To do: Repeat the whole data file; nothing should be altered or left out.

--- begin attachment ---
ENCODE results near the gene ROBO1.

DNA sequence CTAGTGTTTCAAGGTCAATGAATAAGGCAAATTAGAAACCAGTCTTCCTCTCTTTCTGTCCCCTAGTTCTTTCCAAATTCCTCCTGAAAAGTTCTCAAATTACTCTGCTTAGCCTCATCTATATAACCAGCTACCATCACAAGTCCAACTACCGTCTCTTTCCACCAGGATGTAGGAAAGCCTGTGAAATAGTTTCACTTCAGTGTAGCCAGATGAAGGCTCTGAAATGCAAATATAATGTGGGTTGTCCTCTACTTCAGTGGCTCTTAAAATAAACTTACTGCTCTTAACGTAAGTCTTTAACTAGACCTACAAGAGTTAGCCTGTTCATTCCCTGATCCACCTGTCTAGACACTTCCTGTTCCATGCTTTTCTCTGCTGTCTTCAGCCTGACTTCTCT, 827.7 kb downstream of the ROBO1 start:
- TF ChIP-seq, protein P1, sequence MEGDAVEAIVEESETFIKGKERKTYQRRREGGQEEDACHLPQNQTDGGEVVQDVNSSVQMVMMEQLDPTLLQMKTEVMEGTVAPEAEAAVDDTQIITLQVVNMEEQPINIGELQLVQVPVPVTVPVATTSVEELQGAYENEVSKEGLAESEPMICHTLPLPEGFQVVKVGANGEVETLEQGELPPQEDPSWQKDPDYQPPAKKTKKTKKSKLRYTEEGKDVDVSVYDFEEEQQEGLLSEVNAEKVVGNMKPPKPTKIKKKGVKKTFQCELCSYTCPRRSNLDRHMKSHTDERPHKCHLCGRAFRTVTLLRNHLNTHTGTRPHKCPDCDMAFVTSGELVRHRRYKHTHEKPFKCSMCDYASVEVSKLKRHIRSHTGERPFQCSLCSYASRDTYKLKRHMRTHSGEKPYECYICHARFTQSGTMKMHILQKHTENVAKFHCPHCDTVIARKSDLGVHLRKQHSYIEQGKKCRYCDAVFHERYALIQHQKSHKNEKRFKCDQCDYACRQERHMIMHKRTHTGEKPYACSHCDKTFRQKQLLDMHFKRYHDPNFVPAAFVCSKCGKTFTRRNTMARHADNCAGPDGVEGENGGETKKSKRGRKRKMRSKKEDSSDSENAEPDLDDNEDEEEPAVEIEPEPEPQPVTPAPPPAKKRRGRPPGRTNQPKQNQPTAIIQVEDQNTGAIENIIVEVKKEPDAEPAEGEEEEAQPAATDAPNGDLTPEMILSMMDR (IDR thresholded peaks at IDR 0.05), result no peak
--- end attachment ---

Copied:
ENCODE results near the gene ROBO1.

DNA sequence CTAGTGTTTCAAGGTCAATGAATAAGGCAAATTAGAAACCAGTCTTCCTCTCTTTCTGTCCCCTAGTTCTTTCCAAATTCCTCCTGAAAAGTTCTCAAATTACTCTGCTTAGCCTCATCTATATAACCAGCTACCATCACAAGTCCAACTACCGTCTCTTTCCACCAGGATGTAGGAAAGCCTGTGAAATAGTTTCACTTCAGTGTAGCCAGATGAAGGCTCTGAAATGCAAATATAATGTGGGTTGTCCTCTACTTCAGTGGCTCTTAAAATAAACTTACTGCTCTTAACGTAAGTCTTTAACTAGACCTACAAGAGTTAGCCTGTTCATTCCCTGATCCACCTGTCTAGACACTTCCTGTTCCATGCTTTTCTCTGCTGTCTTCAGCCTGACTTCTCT, 827.7 kb downstream of the ROBO1 start:
- TF ChIP-seq, protein P1, sequence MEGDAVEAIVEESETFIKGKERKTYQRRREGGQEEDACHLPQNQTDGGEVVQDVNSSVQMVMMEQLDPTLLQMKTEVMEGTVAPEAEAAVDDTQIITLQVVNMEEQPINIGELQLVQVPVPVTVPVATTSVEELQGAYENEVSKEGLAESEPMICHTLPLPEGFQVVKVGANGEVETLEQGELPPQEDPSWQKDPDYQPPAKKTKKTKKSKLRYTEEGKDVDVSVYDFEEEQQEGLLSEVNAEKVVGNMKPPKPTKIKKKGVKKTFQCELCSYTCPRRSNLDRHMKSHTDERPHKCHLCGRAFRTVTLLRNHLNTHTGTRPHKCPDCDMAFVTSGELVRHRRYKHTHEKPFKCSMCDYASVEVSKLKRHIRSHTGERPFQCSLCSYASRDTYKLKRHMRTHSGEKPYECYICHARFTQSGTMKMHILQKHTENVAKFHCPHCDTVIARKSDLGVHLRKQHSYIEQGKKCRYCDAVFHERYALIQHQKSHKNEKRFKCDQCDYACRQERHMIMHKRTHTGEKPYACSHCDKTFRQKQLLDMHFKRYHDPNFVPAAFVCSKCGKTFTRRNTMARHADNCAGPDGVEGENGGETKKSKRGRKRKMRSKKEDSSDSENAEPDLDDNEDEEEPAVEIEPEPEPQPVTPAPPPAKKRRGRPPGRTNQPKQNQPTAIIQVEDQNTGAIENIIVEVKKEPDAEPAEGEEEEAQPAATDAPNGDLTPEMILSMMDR (IDR thresholded peaks at IDR 0.05), result no peak